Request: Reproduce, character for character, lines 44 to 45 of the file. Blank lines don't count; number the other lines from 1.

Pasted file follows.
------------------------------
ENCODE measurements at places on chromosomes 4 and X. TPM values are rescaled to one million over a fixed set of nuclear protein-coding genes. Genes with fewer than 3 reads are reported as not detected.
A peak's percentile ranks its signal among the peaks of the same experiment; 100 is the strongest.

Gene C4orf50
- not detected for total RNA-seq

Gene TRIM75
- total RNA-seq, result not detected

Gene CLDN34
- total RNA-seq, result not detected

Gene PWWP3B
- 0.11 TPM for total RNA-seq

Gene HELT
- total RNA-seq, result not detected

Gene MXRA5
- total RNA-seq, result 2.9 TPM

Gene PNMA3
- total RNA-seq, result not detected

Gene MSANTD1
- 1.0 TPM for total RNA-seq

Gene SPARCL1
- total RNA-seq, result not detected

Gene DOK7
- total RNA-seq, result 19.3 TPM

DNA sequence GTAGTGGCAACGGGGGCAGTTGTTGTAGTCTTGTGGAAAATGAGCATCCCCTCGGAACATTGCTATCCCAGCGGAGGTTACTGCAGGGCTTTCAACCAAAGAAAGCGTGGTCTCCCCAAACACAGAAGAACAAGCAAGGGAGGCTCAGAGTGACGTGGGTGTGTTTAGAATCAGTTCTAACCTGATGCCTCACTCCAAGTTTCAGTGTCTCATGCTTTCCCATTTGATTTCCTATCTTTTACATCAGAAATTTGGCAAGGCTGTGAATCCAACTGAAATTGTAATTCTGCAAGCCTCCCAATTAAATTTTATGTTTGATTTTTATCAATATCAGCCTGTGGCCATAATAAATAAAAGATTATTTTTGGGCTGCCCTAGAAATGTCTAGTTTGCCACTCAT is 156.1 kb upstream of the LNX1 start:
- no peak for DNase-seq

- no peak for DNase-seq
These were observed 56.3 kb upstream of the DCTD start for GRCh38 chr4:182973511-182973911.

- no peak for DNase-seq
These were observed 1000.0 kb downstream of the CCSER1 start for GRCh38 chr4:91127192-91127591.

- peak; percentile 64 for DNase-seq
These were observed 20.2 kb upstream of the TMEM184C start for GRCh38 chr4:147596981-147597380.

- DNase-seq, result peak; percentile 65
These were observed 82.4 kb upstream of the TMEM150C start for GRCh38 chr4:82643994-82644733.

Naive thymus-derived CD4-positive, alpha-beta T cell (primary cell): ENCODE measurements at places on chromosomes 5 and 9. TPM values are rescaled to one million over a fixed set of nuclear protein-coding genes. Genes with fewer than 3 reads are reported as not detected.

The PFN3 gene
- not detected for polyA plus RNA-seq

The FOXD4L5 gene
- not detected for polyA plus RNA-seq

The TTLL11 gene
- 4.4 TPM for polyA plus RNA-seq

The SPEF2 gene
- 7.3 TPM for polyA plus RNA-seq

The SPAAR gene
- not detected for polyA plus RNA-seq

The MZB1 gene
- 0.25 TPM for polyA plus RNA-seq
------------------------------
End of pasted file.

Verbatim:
The MZB1 gene
- 0.25 TPM for polyA plus RNA-seq